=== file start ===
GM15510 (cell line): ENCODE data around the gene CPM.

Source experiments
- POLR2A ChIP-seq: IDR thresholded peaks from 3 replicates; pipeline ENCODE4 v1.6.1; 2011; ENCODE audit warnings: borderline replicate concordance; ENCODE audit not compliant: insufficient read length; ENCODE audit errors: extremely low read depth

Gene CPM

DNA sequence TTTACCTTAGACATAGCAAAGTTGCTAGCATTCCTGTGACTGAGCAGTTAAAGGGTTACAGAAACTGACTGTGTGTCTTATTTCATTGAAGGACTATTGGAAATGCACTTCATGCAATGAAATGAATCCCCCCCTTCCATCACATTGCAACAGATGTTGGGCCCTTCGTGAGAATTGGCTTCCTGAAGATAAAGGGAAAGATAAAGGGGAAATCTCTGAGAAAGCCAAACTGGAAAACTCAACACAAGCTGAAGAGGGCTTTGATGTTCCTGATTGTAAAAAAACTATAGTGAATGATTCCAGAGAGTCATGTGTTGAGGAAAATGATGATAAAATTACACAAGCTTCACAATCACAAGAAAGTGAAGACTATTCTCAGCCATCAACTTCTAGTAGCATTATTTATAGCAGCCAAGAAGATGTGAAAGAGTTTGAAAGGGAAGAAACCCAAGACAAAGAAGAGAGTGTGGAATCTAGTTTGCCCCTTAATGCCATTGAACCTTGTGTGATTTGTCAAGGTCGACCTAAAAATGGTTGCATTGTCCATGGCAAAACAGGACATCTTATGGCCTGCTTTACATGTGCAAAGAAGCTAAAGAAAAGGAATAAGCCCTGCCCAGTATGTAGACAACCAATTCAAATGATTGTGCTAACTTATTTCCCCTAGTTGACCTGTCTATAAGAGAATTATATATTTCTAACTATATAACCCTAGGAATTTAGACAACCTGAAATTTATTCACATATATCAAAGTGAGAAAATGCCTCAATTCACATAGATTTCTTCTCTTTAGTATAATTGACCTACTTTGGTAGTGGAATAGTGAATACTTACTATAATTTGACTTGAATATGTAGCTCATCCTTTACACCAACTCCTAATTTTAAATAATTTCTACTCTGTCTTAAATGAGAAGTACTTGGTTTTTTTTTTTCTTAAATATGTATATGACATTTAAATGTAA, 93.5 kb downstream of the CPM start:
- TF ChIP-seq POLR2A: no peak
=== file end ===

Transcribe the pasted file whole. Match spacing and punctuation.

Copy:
GM15510 (cell line): ENCODE data around the gene CPM.

Source experiments
- POLR2A ChIP-seq: IDR thresholded peaks from 3 replicates; pipeline ENCODE4 v1.6.1; 2011; ENCODE audit warnings: borderline replicate concordance; ENCODE audit not compliant: insufficient read length; ENCODE audit errors: extremely low read depth

Gene CPM

DNA sequence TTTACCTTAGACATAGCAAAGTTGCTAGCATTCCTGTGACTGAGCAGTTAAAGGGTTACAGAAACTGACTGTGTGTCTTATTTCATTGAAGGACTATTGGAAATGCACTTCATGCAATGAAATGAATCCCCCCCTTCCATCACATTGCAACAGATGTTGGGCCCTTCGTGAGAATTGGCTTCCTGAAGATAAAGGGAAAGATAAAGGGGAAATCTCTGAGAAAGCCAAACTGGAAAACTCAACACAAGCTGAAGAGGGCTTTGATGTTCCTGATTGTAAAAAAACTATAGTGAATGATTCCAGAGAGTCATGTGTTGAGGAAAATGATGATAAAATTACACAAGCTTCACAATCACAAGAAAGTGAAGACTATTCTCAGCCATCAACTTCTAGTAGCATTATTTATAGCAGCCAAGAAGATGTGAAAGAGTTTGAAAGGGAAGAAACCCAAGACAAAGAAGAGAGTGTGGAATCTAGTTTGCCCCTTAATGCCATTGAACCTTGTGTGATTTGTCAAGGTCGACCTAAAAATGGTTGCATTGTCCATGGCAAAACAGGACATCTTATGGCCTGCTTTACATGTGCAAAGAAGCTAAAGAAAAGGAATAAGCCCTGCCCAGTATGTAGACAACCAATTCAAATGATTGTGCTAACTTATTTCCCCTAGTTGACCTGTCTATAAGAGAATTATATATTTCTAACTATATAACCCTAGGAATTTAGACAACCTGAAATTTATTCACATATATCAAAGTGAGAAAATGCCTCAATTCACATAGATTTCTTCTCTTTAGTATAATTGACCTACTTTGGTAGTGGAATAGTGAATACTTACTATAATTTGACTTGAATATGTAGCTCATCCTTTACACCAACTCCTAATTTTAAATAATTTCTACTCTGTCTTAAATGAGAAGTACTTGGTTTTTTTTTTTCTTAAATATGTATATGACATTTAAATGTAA, 93.5 kb downstream of the CPM start:
- TF ChIP-seq POLR2A: no peak